Recruitment of entrepreneurial leaders
BY Jayashantha Jayawardhana
It’s no secret that the world of business idolises entrepreneurs in the same way that people idolise film stars and pro athletes. Entrepreneurialism is a hot topic that’s discussed in earnest among corporate academia, in the press and at a variety of forums.
Leaders want their employees to cultivate entrepreneurial skills and believe it’s a panacea for all their corporate woes. Hundreds of best-selling self-help books dispense critical advice on how we can develop our entrepreneurial skills, and there are reality TV shows to encourage and promote fledgling entrepreneurs.
Senior Fellow and Director of Career Development Programmes at Harvard Business School Timothy Butler penned an insightful article in the Harvard Business Review (HBR) titled ‘Hiring an Entrepreneurial Leader – What to Look For.’
“Entrepreneurs have become the new heroes of the business world. In the same way that Robert McNamara and his fellow Ford Motor Company whiz-kids elevated general managers to star status, figures like Mark Zuckerberg and Steve Jobs have made entrepreneurs the latest business icons,” he wrote.
Today, all types of corporates wish to be seen as being highly innovative, nimble and agile; qualities that are typically associated with entrepreneurs.
However, when it comes to recruiting entrepreneurial leaders, most companies don’t have a clear-cut formula for telling true entrepreneurs apart from other talented candidates. And so they resort to broad stereotypes.
In a bid to understand what makes entrepreneurs special, Butler compared the psychological testing results of more than 4,000 successful entrepreneurs from multiple countries against those of some 1,800 business leaders who described themselves as general managers rather than entrepreneurs.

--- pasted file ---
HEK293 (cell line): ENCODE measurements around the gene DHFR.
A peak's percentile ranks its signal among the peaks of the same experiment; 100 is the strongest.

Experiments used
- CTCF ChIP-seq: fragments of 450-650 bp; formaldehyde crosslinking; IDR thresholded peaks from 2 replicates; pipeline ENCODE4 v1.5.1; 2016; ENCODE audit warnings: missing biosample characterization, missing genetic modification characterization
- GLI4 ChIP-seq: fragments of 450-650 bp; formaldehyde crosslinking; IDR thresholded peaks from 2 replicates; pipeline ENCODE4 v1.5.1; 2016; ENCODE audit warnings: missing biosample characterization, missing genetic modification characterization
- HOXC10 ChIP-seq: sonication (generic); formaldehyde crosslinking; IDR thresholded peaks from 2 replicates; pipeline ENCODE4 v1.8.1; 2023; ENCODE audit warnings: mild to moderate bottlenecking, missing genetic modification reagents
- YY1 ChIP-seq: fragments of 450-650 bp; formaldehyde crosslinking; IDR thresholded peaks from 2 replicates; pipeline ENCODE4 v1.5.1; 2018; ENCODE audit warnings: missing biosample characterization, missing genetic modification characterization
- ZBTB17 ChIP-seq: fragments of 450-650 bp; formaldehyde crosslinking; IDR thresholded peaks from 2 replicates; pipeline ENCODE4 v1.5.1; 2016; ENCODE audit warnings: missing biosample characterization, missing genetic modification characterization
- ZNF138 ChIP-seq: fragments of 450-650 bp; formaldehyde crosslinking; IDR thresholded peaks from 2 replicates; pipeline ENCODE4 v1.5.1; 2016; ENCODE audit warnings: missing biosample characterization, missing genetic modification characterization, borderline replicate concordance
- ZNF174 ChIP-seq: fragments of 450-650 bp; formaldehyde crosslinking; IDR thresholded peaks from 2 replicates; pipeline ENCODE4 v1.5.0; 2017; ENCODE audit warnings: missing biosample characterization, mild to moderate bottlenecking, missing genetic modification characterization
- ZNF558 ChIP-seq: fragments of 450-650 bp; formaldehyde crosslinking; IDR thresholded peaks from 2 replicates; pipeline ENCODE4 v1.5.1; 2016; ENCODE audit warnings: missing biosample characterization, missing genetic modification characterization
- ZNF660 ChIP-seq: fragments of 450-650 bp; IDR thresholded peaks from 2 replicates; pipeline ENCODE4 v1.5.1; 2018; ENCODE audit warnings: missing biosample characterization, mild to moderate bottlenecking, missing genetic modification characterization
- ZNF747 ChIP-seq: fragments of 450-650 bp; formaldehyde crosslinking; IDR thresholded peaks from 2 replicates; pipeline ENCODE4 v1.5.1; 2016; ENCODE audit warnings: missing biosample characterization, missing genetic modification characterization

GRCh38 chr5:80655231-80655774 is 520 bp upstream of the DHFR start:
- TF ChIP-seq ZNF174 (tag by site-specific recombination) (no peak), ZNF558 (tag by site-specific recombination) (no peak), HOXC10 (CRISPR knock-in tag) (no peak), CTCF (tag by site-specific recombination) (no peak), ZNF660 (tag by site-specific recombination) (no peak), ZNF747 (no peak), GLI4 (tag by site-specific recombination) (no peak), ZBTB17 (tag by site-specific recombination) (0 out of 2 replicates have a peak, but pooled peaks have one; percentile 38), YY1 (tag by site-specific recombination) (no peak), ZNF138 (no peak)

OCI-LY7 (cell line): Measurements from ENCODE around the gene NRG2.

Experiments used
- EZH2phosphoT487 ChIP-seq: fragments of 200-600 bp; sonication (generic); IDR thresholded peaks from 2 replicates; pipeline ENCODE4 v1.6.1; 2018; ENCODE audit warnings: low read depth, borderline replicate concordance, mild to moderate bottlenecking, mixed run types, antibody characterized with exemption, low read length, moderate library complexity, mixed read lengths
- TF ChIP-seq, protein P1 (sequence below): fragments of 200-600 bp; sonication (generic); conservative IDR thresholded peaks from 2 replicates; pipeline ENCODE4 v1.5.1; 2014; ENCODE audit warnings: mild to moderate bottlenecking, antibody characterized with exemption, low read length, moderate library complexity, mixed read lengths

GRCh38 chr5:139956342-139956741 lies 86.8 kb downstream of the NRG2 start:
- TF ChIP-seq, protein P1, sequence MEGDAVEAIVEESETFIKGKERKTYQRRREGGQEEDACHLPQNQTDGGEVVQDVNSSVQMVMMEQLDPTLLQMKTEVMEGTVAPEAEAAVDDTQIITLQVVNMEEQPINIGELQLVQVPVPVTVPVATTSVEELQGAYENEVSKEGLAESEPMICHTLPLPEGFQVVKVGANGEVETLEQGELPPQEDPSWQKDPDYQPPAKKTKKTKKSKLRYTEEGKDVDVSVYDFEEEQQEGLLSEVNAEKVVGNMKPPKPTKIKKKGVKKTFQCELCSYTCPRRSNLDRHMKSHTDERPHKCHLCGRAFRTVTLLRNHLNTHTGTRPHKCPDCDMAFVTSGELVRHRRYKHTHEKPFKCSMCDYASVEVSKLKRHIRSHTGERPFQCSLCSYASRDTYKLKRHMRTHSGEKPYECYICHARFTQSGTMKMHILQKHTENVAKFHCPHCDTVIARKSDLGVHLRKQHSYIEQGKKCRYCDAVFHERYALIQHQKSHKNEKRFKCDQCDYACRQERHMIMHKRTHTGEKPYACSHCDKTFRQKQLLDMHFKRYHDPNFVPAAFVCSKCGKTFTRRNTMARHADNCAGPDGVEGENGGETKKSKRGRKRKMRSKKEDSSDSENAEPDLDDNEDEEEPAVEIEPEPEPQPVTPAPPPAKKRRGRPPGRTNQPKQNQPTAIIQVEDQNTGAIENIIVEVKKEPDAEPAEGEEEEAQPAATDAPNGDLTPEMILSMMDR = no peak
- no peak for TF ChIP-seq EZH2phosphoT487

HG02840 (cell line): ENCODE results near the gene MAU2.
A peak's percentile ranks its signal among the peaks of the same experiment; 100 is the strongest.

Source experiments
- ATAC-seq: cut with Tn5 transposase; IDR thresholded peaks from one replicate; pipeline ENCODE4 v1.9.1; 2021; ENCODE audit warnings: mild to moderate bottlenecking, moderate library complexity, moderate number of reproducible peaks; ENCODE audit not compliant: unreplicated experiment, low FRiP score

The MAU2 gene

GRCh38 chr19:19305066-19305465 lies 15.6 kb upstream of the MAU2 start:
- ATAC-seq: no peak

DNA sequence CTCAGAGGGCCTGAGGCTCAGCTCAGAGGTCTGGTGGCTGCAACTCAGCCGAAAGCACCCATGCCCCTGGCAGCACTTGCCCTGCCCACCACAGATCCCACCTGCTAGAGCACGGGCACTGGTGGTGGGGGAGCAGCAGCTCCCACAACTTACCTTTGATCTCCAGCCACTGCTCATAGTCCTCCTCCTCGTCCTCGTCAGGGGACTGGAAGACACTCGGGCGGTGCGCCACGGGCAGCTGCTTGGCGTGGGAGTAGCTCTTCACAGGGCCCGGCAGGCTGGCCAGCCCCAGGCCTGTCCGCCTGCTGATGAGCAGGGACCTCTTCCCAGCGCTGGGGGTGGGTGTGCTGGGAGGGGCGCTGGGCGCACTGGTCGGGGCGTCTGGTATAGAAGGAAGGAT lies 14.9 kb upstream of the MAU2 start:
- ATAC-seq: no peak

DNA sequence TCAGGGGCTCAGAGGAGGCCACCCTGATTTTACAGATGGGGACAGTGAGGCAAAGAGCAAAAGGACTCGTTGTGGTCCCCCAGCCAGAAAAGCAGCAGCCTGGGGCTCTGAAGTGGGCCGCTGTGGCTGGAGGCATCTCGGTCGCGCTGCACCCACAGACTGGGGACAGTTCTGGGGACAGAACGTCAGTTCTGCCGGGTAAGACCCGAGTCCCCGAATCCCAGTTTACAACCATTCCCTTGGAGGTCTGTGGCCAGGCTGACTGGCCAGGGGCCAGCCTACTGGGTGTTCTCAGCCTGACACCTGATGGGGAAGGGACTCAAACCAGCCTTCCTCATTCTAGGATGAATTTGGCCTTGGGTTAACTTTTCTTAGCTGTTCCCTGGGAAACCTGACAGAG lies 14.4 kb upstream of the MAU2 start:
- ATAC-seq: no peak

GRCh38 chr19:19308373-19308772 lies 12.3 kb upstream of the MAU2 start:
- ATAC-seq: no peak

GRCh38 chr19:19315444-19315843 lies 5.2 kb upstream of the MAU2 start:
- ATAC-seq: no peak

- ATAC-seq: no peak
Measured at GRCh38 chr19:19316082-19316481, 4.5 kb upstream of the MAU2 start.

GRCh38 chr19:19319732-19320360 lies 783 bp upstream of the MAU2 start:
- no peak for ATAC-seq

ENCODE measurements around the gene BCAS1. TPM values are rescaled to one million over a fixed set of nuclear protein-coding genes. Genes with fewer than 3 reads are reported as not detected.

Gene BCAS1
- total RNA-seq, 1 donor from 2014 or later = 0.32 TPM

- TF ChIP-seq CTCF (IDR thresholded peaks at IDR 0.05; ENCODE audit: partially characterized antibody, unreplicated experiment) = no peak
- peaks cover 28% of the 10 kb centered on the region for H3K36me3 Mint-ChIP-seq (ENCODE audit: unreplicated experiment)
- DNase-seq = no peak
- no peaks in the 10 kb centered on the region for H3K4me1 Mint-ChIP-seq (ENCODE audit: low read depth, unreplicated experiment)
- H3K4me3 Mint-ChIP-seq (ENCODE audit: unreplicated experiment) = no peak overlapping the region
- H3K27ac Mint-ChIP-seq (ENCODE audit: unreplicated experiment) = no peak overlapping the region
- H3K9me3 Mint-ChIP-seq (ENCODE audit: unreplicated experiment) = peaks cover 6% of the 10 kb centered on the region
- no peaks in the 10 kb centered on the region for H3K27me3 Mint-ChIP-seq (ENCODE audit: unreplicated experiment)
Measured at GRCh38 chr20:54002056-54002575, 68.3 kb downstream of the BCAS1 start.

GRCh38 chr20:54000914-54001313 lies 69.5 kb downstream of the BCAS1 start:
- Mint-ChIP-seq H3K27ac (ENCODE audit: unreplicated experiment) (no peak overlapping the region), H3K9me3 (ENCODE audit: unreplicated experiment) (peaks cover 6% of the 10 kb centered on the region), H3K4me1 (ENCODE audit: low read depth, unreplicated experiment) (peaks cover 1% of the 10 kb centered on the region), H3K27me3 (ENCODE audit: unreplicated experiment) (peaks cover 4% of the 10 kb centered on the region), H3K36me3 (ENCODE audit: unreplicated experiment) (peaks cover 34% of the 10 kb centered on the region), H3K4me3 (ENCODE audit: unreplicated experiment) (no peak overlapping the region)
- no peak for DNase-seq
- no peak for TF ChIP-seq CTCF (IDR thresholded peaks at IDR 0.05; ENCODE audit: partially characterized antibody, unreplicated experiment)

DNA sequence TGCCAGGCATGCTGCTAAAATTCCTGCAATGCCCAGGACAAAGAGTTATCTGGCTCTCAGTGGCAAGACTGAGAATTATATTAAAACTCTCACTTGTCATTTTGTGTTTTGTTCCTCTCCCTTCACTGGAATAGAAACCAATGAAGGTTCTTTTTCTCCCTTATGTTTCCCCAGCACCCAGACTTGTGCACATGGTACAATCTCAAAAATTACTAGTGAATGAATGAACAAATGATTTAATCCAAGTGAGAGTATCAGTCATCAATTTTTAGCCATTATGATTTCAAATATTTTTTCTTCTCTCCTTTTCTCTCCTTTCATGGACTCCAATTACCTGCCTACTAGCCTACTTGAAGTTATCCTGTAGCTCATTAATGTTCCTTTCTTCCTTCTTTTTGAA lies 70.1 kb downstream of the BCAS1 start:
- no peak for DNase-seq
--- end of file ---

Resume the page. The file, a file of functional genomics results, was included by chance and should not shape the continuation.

He observed: “Unsurprisingly, the two groups had much in common. On 28 of 41 dimensions of leadership, there was little or no difference between their skills. Yet, when I looked more closely, combining their skill assessments with data on their life interests and personality traits, I discovered that entrepreneurs had three distinguishing characteristics – the ability to thrive in uncertainty, a passionate desire to author and own projects, and a unique skill at persuasion.”
“I also found that many of the traits commonly associated with entrepreneurial leaders didn’t truly apply. For instance, entrepreneurs aren’t always exceptionally creative. But they’re more curious and restless. They aren’t risk seekers but they find uncertainty and novelty motivating,” he added.
Another crucial matter Butler sheds light on is the fact that despite the trend of hiring entrepreneurial leaders, not all organisations need them. Butler says his research revealed that successful founders as a group had scored extremely high on a scale that measured the desire for power and control, and significantly higher than non-entrepreneurial leaders.
This can engender conflict or at least serious friction in situations where the sharing of information and power is vital to organisational performance.
Further, it often won’t work well in organisations that have established matrix structures, need porous boundaries between working groups or require high levels of collaboration. Get this wrong and you will easily undermine performance rather than enhance it.
Therefore, recruiting managers should carefully evaluate the particular leadership challenge they’re recruiting for.
If it’s a greenfield project, a turnaround or any other circumstance that calls for intensive initiative on a contained project, an entrepreneurial style is likely to add value. But where the situation calls for a highly interdependent matrix of working units, you’d better be looking for a different leadership profile.
Entrepreneurs are typically open to new experiences because they find the novelty motivating and possess an innate ability to thrive in uncertainty, for the simple reason that the unknown and untried are sources of excitement rather than anxiety.
Like every good businessperson, they seek to minimise risk at every opportunity. But when accepting risk is necessary to reach a desired goal, entrepreneurs are better at living with it and managing the anxiety that might be disabling to others.
Rather than being more personally ambitious, entrepreneurs are driven by a need to own products, projects and initiatives.
They have more in common with authors and artists than dictators. They’re also remarkably good at selling their vision to other people whether they be their people, potential customers or venture capitalists – even when it’s still quite inchoate.
Here’s hoping that this will help you read your team members better and discern the entrepreneurial leaders from among them.